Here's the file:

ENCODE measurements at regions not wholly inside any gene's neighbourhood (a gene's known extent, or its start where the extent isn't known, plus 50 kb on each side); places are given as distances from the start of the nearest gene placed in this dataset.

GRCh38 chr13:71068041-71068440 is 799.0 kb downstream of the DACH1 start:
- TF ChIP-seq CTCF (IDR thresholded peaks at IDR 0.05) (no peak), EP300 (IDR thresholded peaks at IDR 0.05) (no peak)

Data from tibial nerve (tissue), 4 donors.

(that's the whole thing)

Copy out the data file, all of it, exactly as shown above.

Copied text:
ENCODE measurements at regions not wholly inside any gene's neighbourhood (a gene's known extent, or its start where the extent isn't known, plus 50 kb on each side); places are given as distances from the start of the nearest gene placed in this dataset.

GRCh38 chr13:71068041-71068440 is 799.0 kb downstream of the DACH1 start:
- TF ChIP-seq CTCF (IDR thresholded peaks at IDR 0.05) (no peak), EP300 (IDR thresholded peaks at IDR 0.05) (no peak)

Data from tibial nerve (tissue), 4 donors.